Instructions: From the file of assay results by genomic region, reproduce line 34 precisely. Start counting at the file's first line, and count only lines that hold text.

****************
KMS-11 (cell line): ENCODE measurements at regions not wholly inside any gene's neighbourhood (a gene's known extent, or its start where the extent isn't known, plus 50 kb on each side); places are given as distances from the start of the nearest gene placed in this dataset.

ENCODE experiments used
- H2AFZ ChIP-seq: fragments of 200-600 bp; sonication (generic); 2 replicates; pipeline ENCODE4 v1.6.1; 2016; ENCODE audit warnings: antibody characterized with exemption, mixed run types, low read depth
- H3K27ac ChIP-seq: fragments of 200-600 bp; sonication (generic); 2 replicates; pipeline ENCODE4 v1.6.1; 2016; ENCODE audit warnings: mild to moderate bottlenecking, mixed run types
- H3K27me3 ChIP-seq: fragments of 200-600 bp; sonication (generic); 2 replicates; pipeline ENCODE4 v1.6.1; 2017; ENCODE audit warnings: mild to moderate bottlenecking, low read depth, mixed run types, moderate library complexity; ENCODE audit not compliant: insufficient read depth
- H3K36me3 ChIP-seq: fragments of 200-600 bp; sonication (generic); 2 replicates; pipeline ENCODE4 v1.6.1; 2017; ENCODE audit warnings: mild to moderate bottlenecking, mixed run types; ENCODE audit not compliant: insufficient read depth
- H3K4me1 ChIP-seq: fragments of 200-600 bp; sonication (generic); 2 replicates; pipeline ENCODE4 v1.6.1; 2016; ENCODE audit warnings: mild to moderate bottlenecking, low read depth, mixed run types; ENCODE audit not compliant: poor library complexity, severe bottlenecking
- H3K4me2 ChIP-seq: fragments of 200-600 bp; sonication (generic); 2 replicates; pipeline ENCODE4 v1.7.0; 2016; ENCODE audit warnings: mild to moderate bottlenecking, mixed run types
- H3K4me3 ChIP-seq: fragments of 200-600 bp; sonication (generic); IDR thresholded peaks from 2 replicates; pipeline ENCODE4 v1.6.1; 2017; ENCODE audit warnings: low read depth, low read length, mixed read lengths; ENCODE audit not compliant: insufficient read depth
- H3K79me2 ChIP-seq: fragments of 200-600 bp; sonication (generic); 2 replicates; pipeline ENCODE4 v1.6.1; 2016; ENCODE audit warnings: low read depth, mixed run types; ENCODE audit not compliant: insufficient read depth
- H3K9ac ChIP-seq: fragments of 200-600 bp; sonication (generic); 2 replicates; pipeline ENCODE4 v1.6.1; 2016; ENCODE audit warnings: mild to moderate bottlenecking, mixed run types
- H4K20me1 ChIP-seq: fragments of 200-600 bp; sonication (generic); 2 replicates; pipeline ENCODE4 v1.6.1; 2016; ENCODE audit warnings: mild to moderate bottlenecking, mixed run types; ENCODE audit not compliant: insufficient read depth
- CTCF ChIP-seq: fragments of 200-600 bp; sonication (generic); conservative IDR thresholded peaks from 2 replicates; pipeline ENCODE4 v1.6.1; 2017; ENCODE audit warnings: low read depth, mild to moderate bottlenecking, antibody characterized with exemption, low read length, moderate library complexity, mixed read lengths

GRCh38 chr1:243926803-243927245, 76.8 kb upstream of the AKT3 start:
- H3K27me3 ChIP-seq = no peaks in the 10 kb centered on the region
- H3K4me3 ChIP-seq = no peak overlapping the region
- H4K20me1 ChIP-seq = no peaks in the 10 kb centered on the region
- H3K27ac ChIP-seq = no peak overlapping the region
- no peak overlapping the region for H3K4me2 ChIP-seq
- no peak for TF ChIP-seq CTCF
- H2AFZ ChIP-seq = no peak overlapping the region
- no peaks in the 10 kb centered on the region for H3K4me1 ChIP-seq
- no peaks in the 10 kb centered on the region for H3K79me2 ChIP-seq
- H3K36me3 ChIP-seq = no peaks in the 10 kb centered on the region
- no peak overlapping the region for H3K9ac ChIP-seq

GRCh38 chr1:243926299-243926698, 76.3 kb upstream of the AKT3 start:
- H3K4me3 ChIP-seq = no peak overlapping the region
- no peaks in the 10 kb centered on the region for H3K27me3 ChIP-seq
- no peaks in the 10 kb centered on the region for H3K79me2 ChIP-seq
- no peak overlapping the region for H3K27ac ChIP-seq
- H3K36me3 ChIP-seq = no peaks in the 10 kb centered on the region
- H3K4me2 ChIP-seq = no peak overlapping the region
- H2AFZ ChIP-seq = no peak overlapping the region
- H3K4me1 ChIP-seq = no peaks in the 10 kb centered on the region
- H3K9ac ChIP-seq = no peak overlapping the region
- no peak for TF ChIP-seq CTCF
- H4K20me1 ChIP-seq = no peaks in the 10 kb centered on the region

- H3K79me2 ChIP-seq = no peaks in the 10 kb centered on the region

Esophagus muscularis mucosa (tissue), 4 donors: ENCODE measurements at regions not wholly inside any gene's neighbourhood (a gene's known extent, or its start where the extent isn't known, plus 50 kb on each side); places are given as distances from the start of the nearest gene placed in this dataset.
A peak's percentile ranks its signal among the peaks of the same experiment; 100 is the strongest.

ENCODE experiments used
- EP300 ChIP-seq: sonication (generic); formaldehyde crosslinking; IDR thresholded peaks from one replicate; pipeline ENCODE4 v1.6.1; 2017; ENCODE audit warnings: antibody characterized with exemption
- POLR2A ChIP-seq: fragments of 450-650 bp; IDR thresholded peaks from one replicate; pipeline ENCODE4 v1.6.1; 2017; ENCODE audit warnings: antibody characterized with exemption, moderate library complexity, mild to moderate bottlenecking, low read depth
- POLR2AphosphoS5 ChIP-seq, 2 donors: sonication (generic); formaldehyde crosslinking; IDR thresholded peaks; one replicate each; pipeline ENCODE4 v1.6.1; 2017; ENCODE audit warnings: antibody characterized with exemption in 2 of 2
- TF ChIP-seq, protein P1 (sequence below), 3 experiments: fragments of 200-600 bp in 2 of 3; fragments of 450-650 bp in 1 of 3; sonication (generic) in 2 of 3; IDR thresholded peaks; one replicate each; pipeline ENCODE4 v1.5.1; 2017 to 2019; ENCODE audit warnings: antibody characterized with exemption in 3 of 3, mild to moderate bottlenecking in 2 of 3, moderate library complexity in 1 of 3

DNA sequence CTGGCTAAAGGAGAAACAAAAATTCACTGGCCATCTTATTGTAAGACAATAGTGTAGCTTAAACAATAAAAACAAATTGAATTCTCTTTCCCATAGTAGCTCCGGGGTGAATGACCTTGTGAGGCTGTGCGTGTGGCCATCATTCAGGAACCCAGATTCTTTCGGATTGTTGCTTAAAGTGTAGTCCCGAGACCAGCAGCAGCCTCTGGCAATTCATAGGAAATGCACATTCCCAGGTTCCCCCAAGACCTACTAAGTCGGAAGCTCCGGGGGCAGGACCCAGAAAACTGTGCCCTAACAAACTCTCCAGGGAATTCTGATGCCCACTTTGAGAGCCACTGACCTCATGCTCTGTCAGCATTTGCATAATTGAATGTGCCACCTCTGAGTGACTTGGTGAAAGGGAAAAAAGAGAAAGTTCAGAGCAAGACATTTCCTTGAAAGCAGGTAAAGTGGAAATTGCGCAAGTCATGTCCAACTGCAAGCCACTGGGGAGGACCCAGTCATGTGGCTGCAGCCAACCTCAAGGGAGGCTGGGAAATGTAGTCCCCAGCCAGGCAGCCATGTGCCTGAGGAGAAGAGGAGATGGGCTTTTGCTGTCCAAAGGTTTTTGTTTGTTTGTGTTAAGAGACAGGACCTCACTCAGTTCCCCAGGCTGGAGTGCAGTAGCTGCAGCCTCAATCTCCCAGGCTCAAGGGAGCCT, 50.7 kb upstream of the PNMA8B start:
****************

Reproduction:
- H3K4me1 ChIP-seq = no peaks in the 10 kb centered on the region